The study published in the BMJ looked at patients in England Wales, many of whom “raised concerns that their underlying disability may be used to justify less aggressive treatment.” A study published by the American Society of Clinical Oncology (ASCO) also highlighted how treatment decisions can be affected by assumptions about a patient’s functional status or“Performance Status” – their capacity to care for themself and how the cancer impacts their daily living abilities.
The fact that health services exist – such as scanners to screen for cancer or radiotherapy machines for treatment – does not mean that everyone is able to use them. For instance: mammography equipment is not adapted for women with mobility disabilities or difficulty with balance; scales and other medical equipment cannot accommodate wheelchairs; diagnostic equipment does not allow patients to transfer from a wheelchair.
The ASCO study highlighted the case of a cancer patient with postpolio syndrome – a nerve and muscle disorder than can cause weakness and pain – who required external beam radiation for prostate cancer. To undergo treatment, he had to either remove his leg braces, requiring about 20 minutes, or keep them – which risked interfering with the radiation treatment. His doctor ultimately chose to conduct the treatment with the braces, in the presence of therapists and physics staff to evaluate.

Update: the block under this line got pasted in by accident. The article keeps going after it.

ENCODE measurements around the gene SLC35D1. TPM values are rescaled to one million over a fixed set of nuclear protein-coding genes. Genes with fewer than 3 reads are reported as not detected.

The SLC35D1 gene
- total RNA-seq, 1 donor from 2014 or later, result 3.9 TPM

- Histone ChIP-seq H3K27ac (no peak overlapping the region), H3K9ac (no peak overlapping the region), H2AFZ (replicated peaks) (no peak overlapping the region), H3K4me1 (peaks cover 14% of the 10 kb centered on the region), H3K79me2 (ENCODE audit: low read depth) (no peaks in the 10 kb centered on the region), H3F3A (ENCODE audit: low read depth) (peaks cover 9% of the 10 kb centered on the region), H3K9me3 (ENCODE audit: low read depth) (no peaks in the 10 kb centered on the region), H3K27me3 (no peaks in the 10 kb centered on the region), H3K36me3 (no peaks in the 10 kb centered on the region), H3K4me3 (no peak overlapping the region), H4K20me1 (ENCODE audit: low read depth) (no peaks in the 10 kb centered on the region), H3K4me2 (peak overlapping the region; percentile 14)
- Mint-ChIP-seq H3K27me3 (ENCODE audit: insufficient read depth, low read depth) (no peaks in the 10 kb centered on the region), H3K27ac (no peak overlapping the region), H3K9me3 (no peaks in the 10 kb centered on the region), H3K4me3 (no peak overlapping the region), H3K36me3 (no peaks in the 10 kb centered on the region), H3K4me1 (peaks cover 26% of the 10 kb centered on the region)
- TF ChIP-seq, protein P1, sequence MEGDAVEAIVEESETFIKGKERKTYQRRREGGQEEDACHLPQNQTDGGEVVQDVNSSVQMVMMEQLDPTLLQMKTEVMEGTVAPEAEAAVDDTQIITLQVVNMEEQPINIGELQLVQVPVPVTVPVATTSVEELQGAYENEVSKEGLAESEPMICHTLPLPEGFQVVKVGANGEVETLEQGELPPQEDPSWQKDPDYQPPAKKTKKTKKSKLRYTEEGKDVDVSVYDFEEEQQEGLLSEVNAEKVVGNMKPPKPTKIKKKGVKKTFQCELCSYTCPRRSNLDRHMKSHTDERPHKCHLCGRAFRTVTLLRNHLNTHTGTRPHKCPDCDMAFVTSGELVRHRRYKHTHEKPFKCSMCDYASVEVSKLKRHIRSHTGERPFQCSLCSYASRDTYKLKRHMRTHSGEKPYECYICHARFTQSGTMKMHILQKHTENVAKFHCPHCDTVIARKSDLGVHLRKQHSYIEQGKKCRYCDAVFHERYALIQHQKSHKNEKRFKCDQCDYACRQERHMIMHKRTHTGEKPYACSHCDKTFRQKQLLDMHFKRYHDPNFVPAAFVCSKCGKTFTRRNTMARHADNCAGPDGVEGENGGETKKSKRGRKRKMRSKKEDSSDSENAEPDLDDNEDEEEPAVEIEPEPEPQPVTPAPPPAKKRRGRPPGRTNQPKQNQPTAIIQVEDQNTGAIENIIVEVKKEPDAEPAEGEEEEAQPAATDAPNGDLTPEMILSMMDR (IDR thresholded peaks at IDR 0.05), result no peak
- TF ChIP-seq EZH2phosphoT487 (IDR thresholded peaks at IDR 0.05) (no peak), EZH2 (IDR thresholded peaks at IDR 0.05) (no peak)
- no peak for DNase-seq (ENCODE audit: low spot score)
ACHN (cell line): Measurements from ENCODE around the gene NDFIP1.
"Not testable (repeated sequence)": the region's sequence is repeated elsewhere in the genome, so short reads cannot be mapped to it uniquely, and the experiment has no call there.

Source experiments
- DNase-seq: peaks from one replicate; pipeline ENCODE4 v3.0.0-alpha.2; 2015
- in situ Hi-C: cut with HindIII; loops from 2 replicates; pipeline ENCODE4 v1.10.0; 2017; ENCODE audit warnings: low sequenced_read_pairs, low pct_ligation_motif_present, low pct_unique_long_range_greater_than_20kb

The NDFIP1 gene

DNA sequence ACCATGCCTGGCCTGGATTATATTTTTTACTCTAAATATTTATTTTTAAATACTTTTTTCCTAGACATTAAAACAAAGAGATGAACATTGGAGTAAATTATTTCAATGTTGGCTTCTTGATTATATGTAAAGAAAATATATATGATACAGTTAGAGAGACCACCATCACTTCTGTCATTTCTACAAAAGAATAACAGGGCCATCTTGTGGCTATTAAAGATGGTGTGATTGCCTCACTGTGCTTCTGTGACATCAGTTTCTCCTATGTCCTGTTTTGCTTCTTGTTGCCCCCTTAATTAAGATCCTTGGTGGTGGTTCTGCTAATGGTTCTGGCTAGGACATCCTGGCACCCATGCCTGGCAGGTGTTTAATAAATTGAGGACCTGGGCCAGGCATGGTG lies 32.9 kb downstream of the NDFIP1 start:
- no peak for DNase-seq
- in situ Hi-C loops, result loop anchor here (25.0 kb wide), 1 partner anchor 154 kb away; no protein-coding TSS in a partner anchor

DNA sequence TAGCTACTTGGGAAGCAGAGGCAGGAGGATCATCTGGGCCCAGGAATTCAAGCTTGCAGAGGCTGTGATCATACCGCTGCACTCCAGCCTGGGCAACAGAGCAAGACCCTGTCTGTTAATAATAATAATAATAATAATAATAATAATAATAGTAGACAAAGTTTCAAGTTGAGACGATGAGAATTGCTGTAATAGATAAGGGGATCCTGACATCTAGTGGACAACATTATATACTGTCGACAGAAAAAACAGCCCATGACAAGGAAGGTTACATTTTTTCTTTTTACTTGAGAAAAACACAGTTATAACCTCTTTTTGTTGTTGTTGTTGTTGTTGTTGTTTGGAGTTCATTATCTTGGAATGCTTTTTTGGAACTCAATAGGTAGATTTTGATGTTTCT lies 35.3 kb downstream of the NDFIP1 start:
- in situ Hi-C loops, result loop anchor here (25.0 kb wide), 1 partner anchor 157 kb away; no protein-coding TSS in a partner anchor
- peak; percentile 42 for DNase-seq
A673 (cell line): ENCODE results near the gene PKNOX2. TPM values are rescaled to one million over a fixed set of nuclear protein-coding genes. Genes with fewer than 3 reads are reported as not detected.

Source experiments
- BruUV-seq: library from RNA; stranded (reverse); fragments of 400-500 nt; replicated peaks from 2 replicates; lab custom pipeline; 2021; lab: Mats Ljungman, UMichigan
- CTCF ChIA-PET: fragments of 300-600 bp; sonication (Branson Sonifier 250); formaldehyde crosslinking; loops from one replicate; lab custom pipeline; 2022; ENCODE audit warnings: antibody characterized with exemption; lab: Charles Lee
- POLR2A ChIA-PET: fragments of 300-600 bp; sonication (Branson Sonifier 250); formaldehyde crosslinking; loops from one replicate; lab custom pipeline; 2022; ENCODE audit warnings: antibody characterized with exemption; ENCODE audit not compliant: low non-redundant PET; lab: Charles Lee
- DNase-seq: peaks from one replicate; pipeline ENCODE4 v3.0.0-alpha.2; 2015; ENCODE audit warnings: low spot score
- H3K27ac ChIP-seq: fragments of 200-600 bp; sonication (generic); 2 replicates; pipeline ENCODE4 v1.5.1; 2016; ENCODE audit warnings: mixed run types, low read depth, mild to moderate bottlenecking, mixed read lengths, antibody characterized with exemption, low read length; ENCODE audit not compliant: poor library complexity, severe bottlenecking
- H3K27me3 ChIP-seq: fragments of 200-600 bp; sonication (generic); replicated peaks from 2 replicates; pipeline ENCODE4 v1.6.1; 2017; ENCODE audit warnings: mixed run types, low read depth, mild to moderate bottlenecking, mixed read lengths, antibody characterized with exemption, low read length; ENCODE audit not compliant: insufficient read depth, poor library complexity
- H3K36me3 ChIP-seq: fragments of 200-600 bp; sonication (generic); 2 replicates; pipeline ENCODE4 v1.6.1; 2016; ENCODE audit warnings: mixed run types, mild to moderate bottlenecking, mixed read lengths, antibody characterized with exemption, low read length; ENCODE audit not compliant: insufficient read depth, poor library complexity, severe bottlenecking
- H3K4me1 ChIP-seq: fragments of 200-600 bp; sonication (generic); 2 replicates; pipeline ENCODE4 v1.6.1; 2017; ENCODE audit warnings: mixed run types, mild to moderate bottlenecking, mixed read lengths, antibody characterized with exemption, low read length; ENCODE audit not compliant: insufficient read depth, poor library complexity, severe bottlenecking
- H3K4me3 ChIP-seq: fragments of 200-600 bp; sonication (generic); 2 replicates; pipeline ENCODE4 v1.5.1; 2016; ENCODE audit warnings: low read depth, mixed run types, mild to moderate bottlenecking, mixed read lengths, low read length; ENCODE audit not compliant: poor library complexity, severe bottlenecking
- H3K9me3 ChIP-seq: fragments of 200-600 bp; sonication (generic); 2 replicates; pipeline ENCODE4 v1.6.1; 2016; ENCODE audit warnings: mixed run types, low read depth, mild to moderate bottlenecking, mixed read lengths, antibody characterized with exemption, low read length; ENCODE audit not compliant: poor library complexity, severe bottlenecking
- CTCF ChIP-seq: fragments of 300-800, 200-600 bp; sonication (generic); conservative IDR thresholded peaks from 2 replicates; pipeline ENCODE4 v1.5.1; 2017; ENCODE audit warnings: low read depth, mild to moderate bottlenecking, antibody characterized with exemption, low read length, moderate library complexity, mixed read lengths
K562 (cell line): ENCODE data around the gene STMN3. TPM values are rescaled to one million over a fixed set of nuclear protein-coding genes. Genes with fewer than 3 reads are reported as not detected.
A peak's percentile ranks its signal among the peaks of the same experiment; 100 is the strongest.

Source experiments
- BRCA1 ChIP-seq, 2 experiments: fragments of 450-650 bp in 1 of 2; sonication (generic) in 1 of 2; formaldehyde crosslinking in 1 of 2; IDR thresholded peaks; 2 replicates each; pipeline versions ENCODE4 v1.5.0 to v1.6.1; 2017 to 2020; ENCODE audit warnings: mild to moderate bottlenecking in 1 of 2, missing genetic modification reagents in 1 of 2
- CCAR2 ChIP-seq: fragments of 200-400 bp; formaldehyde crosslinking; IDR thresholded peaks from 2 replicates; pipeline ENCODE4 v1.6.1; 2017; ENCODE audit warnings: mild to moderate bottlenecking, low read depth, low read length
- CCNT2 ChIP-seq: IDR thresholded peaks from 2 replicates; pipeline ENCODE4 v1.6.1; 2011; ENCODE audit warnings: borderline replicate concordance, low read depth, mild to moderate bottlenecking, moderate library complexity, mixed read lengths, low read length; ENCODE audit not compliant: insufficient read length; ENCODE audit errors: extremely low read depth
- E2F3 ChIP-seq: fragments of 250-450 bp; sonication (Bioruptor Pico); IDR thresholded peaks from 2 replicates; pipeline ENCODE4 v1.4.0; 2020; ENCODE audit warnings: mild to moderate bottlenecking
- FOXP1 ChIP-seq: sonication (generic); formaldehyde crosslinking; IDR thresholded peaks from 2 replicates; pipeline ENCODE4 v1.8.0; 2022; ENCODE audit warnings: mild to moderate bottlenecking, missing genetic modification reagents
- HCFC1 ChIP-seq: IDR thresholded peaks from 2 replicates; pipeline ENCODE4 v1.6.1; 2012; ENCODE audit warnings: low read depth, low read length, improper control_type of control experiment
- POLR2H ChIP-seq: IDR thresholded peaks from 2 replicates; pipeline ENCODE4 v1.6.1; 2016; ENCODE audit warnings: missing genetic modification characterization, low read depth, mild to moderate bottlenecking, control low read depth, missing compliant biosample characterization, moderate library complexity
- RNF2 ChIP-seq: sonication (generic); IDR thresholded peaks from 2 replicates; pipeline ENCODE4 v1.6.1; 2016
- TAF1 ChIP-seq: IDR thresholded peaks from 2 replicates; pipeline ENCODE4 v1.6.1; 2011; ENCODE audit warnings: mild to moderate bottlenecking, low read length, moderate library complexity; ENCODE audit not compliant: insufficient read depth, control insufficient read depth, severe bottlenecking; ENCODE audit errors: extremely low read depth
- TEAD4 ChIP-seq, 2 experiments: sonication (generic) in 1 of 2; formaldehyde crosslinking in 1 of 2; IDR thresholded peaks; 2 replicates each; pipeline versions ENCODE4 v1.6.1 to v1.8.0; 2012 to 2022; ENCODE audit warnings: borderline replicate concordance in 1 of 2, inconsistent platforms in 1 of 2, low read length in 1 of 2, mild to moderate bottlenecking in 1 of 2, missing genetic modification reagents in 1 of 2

There are other physical or architectural barriers can be inherent in the building design of a care centre. While they may not always prevent people with disabilities, they do constitute further challenges that may be dissuasive and limit access to care.
The Americans with Disabilities Act lists several barriers that organisations should remove: parking spaces that are too narrow to accommodate people who use wheelchairs; a step or steps at the entrance to the building (no ramps and handrails); round doorknobs or door hardware that is difficult to grasp; and aisles that are too narrow for a person using a wheelchair.
Similar, as well as additional barriers, exist In low-income settings, according to studies conducted in Peru and Ghana. Participants also showed a lower probability of seeking care when the medical facility had no ramps, handrails, adapted bathrooms, elevators or information counters.”
Clear, accessible and useable information on cancer risks and prevention, how to navigate a medical facility, or access and use a particular service, is essential to guaranteeing that all people can seek out and receive the care they need.